Students Recognized for Accomplishments at Harvard Model Congress
Two St. Johnsbury Academy students have been recognized for their accomplishments at the Harvard Model Congress, held virtually in February. Junior Payton Molleur of Greensboro Bend, VT, and Brooke White, of East Ryegate, VT, received honorable mention for their work. Harvard Model Congress (HMC) is an annual three-day simulation of the United States Government, held in Boston, MA.
During the event, the students immerse themselves in government, writing bills, negotiating treaties, and deciding major Supreme Court cases. According to the Harvard Model Congress website (harvardmodelcongress.org), “HMC presents a unique opportunity for high school students to engage with American government through role-play and simulation in order to develop a better understanding of civic involvement and government function. Through a variety of congressional committees covering a broad spectrum of pressing federal issues, and a diverse collection of Special Program committees highlighting other aspects of the US government, HMC strives to provide a stimulating learning environment that fosters individual growth and group education.
Unlike other conferences, HMC requires students to assume the role of real-life congressmen, senators, and members of government, forcing them to expand their perspectives and to understand the issues at hand in a new, more nuanced way.”
Payton served as an administrator of the SBA (Small Business Association), and Brooke served on the Senate Judiciary Committee as Dick Durbin D-IL. For preparation, Brooke studied “two briefing topics of capital punishment and gerrymandering in the months leading up to February and spent time reviewing statistics and court cases regarding the issues, as well as composing speeches on each topic to submit to the Chairs” of her committees.
Other students who participated were Henry Heilman, who assumed the role of Cory Gardner (former) R-CO on the Senate Foreign Relations Committee, David Goodwin III as Angus King I-ME- Senate Intelligence Committee, Peter Bergman as an Ambassador to the UN, and Emma Powers with the Supreme Court where she acted in the roles of petitioner, respondent, and associate justice through four complex cases.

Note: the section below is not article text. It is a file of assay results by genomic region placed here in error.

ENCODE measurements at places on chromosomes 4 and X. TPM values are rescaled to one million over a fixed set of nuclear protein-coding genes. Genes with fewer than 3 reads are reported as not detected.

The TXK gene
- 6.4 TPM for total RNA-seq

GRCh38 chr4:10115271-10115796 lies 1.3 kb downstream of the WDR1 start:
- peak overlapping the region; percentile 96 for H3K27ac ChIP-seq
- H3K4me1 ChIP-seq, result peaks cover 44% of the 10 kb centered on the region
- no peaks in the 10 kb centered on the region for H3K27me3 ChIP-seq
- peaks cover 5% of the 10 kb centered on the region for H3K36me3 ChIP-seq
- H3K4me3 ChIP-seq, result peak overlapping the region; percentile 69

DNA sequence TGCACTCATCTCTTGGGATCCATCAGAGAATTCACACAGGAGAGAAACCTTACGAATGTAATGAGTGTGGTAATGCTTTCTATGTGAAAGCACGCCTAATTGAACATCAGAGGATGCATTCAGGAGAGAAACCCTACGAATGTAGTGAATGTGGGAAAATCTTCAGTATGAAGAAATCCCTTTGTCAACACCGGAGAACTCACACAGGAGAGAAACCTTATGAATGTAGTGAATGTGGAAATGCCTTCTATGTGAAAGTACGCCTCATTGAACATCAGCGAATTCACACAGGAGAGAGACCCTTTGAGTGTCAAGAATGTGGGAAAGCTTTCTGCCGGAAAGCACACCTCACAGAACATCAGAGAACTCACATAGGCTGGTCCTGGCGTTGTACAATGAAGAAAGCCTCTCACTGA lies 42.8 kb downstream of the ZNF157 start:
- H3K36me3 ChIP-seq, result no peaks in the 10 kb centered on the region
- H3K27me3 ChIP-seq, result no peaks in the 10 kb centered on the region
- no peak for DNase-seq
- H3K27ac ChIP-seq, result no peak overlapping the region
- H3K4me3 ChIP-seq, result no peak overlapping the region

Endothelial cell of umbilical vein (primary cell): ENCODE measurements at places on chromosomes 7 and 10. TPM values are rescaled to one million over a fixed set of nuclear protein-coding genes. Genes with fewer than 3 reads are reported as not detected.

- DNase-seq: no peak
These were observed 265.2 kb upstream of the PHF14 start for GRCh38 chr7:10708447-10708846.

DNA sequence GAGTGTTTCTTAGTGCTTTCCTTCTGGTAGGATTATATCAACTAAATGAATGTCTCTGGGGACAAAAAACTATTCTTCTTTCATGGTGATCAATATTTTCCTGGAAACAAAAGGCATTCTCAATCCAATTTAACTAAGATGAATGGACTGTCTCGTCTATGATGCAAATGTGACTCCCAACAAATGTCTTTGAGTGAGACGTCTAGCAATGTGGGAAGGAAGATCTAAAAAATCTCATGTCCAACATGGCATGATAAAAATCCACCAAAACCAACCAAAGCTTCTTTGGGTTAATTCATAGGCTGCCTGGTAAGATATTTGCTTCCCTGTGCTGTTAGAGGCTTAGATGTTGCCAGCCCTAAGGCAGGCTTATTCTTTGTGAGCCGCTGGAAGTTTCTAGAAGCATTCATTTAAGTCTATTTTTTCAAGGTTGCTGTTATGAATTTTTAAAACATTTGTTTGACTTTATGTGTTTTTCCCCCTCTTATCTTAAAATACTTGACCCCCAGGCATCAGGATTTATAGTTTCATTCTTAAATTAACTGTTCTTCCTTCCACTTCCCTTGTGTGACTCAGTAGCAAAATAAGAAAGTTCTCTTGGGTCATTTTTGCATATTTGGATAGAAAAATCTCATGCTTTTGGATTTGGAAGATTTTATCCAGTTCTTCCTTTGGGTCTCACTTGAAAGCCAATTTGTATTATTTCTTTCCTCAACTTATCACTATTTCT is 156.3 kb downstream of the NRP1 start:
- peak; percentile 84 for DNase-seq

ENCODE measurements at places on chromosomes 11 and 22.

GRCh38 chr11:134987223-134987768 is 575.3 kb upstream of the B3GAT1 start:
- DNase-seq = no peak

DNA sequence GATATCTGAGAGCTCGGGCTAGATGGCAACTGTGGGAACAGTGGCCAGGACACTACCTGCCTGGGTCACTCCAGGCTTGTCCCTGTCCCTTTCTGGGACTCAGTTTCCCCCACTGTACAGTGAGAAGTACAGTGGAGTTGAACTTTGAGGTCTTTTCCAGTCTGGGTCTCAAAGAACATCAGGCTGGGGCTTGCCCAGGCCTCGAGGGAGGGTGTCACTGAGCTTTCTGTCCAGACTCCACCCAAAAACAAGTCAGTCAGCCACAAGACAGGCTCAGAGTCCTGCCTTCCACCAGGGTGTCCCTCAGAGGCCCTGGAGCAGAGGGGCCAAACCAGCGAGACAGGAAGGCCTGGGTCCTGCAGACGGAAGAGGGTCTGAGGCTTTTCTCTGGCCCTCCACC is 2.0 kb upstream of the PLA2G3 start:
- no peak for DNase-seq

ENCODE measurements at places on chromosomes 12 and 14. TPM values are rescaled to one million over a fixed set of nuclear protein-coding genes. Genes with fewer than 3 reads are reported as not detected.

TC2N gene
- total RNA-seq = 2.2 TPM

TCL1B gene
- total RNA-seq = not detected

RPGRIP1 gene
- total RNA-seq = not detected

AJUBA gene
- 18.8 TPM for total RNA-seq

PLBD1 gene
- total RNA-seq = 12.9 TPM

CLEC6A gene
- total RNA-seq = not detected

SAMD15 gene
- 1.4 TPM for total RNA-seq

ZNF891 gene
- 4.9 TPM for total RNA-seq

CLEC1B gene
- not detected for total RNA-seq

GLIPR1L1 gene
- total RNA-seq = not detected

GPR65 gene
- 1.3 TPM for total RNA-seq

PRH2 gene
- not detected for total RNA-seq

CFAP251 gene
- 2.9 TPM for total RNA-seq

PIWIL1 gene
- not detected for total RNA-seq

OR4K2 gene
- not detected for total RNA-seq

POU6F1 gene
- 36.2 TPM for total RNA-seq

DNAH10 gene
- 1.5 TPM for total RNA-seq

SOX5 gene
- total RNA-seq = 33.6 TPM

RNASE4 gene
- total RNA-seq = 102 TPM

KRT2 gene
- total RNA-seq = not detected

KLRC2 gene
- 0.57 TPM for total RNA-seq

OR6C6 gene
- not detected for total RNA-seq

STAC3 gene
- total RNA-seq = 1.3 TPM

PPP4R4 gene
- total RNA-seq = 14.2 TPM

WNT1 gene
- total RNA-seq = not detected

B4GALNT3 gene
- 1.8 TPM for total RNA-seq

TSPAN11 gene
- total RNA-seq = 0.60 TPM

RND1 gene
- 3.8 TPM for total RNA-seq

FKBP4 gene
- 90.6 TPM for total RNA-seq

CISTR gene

Social Studies teacher Lucas Weiss, who serves as the group’s advisor, said, “One thing I noticed in my drop-ins to the meetings was just how committed to their roles our students were. They worked carefully to accurately portray their assigned political figure, whether or not they agreed with that particular figure’s ideological positions.”
For Payton, the best part of the event “was meeting other people who are interested in similar subjects as I am, that being government and economics.” His favorite part was “learning about investment in, and assistance to, poor and marginalized communities. I’ll also say that I wound up learning a lot more than I expected to, and it was a wonderful experience. Not just carrying out the role of SBA administrator in the Cabinet, but outside of the committee as well.”
Brooke was intrigued by the chance to learn more about law and politics. That led to her favorite part of the weekend, participating in an Unmoderated Bipartisan Caucus to write bills. “This was an opportunity to engage in free discussion with peers who were representing senators on both sides of the aisle, meaning that Democrats and Republicans alike had to collaborate in order to
construct a potential change to the legislature.”
She continues, “For me, one of the most significant elements of the seminar was going through the processes of Parliamentary Procedure. This offered me an opportunity to see the truly tedious method of proposing reforms. Attending HMC heightened my understanding of why proceedings in government are seemingly idle for so long. I think that this new insight will allow me to become a more educated voter in the future. Witnessing the innovative and professional interactions between students from across the United States, of all different opinions and backgrounds, gives me hope for my generation’s eventual entry into politics.”
Brooke was hesitant at first about the effectiveness of having the event entirely online but was impressed with the social bonds that developed after only three days of collective debate and decision-making. Despite that, she looks forward to participating in person in the future.
Brooke has a message for her classmates about the experience, “I am grateful to have taken that risk, and would encourage all Academy students, my freshman peers especially, to reach out if something in the morning announcements strikes their interest. Not only did it surface a remarkable experience, but it also bolstered my confidence by providing an opportunity to interact with other people my age from outside of Vermont.”
Headmaster Sharon Howell said, “We are so impressed with the way all of these students seized the opportunity to learn by immersion in this set of relevant debates. That kind of in-the-moment challenge teaches as few other exercises can. If students such as Payton and Brooke ever go into politics (and even if they just take on leadership roles), not only will they value the process of working toward a common goal—they will have already done it.”